Here's a look at the undying machine behind teen serialized novels. Atlantic:

Hey, let's not forget Victor Appleton. That was the name of the guy who wrote the Tom Swift books. Victor Appleton II was the name they slapped on Tom Junior's series, and I remember those well.

When I was a kid I couldn't figure out why they used fictional countries. Same with "Mission: Impossible." The USSR would be insulted? Who cared? Anyway, the wikipedia article says "The Tom Swift books have been credited with laying the foundations for success of American science fiction and with establishing the edisonade (stories focusing on brilliant scientists and inventors) as a basic cultural myth." Well . . . no. They may have reinforced the idea, but Tom Swift came along in 1910, decades after Frank Reade. You know, the inventor of this thing:

He was literally the father of the genre: after a while they started a Frank Reade Jr. series, and steam-powered men and horses gave way to electrical miracles. Tom Swift grew out of those books.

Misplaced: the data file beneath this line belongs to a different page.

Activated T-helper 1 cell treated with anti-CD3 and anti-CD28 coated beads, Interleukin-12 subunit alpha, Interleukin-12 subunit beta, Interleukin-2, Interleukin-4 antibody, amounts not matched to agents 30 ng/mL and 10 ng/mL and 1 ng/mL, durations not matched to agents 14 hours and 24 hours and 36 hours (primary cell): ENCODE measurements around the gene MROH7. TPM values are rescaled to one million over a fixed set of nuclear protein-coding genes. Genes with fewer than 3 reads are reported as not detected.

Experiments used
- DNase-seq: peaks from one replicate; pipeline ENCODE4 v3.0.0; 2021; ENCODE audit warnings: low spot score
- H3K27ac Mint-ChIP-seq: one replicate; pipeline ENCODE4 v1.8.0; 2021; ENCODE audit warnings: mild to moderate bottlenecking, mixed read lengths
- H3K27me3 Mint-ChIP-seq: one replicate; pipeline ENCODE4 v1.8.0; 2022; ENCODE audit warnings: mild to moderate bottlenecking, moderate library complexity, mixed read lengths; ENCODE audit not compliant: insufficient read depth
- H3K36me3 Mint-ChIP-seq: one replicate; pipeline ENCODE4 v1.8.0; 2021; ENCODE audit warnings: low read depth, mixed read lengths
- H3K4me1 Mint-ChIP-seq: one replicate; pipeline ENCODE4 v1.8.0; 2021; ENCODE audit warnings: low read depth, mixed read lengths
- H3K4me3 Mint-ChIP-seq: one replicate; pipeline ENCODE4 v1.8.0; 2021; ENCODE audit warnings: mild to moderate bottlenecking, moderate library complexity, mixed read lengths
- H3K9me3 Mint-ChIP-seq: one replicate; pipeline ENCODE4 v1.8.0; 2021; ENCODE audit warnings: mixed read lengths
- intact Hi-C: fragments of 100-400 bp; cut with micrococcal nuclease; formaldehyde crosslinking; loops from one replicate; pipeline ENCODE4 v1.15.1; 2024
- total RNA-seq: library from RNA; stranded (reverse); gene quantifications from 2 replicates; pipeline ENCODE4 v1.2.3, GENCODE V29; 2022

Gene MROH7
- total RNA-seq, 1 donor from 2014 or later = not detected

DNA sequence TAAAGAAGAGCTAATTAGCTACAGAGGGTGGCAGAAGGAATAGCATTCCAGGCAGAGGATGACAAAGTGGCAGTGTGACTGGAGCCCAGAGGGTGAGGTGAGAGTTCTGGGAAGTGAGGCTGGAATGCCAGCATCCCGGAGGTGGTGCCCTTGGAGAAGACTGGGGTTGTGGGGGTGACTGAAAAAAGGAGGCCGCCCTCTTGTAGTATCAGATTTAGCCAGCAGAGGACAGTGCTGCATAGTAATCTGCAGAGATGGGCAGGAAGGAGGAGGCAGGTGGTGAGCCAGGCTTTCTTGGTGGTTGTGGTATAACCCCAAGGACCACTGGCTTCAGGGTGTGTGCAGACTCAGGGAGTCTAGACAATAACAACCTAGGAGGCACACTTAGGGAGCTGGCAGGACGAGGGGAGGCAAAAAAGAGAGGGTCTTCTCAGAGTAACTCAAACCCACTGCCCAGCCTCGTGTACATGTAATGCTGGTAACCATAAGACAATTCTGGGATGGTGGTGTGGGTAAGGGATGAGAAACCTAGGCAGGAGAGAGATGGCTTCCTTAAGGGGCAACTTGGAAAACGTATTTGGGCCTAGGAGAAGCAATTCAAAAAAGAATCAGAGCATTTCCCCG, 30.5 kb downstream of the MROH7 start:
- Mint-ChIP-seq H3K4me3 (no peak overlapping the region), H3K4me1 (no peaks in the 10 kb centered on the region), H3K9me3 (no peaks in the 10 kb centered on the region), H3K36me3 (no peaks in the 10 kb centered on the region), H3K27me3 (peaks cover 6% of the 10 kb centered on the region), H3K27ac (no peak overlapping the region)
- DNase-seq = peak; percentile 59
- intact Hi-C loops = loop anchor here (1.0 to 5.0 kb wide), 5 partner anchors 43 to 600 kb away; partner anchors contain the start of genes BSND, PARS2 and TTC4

HELL ON EARTH Conor Friesdorf has a great piece in the Atlantic about the moral quandaries of uploading consciousness to computers. Would we punish Hitler for 6 million years? Or:

It's like consigning Zod to the Phantom Zone.

ART This has bothered me for a long time. There are some old games I'd love to play again, but you just can't. Do companies feel any obligation to keep their stories and plays from vanishing forever, with only a few YouTube clips and screenshots as evidence they ever existed? You know the answer to that. The vast, unplayable history of video games, on BoingBoing.